Increasing rates of melanoma seen in the U.S.

Increasing rates of melanoma seen in the U.S.

Melanoma – skin cancer – rates are climbing in the U.S., according to latest research findings. This year’s estimates for melanoma cases are at one in every 54 Americans. In 2009, it was estimated at one in every 58. Overall, it was estimated that 76,380 people will be diagnosed with melanoma in 2016.

Dr. Alex Glazer, research lead exploring melanoma rates, said, “The overall burden of disease for melanoma is increasing.”

Skin cancer is growing to be one of the most common forms of cancer among Americans. Although in the majority of cases, melanomas can be removed and treated, some can be life-threatening.
The researchers found an increase in “in situ” (without spread) melanoma from one in every 78 persons back in 2009 to one in every 58 persons in 2016. The researchers suspect that this increase in rates is a result of better detection methods.

When in situ cases and tumor cases of melanoma were combined, the researchers suspect that one in every 28 Americans will encounter some form of melanoma within their lifetime.

If caught in its early stage, melanoma can be treated, but more invasive tumors can have deadly outcomes.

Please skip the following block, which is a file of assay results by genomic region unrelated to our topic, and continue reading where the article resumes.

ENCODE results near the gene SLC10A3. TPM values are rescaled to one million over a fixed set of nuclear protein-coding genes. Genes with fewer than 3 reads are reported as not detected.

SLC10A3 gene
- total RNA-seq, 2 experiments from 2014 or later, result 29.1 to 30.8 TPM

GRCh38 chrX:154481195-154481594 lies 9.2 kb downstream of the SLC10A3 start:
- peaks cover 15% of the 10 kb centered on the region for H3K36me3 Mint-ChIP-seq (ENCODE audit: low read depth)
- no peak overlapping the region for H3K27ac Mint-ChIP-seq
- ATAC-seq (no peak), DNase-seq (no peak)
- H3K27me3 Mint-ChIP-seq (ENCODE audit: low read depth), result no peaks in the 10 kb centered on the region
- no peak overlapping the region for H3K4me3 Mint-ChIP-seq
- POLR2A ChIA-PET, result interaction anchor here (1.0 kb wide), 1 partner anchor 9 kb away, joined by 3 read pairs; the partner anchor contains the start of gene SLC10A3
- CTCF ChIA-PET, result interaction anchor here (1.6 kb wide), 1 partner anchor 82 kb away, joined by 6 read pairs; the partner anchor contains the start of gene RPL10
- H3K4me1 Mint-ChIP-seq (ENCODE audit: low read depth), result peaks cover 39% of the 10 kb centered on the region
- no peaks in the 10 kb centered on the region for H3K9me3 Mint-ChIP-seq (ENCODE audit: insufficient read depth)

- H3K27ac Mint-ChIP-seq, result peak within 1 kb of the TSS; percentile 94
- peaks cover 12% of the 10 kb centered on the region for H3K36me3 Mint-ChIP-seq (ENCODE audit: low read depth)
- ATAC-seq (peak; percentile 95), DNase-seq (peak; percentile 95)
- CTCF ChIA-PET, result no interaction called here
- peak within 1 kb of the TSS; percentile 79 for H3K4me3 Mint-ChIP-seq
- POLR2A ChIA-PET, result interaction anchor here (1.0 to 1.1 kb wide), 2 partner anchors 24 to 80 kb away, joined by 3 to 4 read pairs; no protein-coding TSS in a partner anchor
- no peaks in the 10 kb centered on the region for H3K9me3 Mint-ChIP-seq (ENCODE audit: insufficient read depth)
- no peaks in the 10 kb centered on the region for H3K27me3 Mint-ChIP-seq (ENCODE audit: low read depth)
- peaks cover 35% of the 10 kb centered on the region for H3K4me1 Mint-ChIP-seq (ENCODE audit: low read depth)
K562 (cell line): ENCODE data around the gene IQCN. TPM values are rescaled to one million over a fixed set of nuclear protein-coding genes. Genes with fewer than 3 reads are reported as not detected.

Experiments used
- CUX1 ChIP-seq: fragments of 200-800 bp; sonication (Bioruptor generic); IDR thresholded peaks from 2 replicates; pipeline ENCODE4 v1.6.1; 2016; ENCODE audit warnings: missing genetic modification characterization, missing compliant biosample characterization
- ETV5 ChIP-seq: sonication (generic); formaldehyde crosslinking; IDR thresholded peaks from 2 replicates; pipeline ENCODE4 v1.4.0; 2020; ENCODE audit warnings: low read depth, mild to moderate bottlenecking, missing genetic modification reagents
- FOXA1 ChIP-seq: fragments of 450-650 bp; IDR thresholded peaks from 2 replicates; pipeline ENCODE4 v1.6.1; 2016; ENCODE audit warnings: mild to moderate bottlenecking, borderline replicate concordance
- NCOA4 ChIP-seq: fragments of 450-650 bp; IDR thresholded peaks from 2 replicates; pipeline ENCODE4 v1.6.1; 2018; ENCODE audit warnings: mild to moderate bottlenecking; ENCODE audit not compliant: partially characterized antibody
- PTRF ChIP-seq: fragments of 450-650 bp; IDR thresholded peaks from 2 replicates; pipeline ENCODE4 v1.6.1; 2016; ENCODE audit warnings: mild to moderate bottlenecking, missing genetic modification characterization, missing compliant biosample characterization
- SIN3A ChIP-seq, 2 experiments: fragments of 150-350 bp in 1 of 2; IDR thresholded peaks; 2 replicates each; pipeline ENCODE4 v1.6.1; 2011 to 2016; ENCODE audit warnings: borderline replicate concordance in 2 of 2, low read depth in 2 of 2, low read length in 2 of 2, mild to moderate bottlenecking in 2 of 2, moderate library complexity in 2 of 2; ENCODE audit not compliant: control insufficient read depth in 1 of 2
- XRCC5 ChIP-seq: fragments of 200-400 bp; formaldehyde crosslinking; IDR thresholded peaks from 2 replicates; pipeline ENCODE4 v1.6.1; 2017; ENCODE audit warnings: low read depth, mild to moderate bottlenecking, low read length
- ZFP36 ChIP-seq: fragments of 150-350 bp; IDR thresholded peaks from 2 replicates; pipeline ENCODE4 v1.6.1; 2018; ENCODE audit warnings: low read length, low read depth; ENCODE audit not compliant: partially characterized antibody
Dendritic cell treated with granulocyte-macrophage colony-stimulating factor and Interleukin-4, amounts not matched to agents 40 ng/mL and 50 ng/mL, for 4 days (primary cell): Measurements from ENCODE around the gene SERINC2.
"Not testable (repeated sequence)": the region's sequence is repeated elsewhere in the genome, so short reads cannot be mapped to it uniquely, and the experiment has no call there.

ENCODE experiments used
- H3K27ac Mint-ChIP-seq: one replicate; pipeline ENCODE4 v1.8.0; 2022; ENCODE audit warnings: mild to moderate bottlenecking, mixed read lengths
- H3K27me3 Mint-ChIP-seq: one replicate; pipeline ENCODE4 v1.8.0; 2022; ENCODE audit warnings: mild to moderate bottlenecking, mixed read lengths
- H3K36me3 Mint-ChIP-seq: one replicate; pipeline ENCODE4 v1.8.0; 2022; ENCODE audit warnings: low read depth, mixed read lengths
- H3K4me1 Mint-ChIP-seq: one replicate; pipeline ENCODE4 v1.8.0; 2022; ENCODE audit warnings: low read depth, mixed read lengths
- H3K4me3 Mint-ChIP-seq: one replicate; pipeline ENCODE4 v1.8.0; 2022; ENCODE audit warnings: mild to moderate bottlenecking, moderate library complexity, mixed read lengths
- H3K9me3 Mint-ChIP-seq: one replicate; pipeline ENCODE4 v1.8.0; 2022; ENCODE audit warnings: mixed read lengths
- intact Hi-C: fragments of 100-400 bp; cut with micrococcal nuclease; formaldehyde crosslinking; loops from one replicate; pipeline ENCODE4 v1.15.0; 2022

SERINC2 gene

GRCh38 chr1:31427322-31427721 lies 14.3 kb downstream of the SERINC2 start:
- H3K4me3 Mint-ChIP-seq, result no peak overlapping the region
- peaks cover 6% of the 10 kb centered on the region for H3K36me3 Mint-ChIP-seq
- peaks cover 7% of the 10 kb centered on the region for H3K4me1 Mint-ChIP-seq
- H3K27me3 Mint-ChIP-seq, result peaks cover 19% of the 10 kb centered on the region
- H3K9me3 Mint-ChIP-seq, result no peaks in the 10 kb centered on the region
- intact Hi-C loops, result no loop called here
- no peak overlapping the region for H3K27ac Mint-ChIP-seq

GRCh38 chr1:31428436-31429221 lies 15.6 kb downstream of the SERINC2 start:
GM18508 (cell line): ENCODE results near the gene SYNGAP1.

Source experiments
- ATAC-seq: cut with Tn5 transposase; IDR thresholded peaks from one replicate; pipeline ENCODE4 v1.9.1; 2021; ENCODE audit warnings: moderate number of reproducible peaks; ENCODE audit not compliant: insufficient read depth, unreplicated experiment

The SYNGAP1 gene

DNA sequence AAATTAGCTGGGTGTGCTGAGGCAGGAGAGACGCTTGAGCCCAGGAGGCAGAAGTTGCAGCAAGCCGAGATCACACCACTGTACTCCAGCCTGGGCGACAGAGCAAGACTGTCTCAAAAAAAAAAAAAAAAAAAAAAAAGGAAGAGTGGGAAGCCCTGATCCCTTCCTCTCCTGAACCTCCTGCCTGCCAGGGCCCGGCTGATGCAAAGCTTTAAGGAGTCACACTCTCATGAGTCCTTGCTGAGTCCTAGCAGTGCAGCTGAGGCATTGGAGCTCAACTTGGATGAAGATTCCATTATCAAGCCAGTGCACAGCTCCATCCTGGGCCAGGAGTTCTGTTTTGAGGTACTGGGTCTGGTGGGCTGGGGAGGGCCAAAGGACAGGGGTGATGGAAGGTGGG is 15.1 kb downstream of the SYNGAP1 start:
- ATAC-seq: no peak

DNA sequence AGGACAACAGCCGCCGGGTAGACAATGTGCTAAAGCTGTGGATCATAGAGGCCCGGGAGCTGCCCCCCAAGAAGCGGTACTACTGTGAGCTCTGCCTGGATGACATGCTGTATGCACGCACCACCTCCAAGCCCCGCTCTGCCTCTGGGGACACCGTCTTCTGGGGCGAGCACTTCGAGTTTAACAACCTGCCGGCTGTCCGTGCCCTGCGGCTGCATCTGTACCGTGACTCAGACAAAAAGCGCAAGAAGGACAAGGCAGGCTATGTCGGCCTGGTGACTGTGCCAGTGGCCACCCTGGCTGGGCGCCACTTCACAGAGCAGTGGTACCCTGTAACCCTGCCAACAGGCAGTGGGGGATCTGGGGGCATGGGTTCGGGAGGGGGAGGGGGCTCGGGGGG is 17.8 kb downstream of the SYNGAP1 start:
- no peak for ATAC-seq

It’s important that Americans practice sun safety and speak to their doctors if they notice a new or large mole right away.


Author Bio

Mohan Garikiparithi got his degree in medicine from Osmania University (University of Health Sciences). He practiced clinical medicine for over a decade before he shifted his focus to the field of health communications. During his active practice he served as the head of the Dept. of Microbiology in a diagnostic centre in India. On a three-year communications program in Germany, Mohan developed a keen interest in German Medicine (Homoeopathy), and other alternative systems of medicine. He now advocates treating different medical conditions without the use of traditional drugs. An ardent squash player, Mohan believes in the importance of fitness and wellness.

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http://jamanetwork.com/journals/jamadermatology/fullarticle/2593033

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